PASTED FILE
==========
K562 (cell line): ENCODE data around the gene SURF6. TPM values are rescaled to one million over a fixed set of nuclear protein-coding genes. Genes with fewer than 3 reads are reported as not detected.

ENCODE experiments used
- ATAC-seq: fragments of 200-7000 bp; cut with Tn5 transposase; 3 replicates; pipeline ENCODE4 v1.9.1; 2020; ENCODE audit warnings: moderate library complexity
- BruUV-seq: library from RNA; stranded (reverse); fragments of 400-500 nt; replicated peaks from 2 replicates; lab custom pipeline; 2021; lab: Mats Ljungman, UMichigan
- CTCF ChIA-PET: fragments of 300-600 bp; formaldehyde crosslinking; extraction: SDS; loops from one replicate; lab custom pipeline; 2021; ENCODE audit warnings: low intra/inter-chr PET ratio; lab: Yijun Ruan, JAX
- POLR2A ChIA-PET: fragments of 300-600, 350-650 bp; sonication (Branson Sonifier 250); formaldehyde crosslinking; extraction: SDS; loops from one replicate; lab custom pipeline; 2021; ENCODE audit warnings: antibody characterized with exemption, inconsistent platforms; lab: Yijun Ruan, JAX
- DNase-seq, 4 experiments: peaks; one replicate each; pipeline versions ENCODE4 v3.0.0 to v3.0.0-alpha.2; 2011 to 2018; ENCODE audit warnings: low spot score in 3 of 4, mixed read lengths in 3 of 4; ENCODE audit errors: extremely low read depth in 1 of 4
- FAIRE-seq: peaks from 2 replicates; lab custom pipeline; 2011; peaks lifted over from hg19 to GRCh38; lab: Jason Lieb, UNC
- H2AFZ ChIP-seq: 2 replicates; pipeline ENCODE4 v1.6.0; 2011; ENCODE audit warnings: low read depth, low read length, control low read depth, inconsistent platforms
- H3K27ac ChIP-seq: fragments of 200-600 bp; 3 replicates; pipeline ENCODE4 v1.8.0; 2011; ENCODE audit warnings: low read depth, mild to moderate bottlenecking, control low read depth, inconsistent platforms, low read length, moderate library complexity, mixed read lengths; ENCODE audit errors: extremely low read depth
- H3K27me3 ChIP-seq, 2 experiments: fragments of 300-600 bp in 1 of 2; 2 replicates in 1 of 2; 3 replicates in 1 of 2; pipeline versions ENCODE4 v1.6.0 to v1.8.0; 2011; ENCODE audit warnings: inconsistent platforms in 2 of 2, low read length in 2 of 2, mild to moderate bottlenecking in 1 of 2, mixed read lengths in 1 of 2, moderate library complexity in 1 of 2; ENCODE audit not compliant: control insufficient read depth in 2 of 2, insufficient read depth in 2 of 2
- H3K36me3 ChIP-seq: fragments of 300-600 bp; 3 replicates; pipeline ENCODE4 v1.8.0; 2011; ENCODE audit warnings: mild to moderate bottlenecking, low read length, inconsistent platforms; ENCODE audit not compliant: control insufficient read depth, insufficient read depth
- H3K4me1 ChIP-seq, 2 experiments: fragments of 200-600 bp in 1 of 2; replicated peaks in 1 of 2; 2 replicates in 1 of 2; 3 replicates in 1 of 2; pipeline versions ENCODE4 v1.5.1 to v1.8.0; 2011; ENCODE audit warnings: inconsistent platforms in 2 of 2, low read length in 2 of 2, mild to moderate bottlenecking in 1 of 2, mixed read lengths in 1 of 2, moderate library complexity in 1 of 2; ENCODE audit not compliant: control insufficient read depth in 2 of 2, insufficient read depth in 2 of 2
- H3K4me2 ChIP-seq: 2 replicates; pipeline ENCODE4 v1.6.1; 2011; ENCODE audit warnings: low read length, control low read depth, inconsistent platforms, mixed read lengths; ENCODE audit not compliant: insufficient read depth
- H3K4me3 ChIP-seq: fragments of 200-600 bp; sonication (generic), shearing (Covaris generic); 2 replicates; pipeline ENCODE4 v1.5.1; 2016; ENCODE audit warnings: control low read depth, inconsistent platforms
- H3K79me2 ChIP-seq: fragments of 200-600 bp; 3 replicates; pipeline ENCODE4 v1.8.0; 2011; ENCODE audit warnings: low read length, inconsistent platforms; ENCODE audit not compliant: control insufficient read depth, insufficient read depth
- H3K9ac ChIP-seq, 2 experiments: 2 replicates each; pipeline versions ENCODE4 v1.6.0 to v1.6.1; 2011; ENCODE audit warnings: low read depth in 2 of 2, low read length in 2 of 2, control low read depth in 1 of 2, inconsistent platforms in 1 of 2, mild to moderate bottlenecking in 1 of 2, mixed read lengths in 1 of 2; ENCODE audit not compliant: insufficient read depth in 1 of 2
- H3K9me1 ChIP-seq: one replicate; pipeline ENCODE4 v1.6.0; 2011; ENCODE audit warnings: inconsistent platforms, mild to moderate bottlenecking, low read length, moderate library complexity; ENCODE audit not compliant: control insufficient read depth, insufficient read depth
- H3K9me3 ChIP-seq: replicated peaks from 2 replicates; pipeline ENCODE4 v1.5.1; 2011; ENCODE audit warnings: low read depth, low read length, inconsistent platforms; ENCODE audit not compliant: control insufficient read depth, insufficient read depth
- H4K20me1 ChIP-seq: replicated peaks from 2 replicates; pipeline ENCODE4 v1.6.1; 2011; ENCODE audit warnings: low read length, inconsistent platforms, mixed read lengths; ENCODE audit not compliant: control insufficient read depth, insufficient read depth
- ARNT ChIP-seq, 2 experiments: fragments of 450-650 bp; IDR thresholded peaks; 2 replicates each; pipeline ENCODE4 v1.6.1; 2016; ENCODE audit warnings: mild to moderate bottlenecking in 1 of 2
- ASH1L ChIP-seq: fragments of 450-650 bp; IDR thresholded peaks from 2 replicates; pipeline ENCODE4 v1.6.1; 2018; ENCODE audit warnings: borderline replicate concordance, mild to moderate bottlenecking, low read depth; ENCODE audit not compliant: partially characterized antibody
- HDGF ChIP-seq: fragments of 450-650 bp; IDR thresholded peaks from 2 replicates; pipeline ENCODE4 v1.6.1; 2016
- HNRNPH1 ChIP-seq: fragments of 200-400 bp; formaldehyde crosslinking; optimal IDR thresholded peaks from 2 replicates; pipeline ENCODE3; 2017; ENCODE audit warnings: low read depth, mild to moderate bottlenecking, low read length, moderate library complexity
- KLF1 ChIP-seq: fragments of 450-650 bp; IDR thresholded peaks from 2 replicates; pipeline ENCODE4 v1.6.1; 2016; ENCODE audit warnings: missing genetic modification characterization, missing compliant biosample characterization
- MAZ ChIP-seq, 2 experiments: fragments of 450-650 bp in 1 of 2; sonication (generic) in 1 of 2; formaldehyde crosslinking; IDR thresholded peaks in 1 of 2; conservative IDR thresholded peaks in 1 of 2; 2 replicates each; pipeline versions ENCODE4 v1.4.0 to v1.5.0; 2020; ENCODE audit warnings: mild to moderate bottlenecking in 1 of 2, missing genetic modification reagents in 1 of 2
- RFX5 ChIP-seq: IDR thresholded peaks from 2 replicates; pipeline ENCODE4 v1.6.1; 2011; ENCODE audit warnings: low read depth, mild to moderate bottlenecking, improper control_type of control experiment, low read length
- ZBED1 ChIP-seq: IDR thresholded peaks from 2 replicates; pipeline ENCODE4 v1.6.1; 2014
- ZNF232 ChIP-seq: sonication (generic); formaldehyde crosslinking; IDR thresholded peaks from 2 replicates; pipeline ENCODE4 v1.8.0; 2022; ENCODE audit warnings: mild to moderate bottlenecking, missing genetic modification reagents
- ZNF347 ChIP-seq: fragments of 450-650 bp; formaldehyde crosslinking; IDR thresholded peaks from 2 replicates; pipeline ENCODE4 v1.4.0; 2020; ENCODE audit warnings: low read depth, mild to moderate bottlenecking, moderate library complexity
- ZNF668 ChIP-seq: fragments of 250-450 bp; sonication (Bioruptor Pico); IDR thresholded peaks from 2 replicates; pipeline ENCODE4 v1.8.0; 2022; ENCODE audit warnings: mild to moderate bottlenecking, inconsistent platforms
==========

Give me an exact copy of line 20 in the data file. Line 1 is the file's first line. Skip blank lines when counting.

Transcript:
- H4K20me1 ChIP-seq: replicated peaks from 2 replicates; pipeline ENCODE4 v1.6.1; 2011; ENCODE audit warnings: low read length, inconsistent platforms, mixed read lengths; ENCODE audit not compliant: control insufficient read depth, insufficient read depth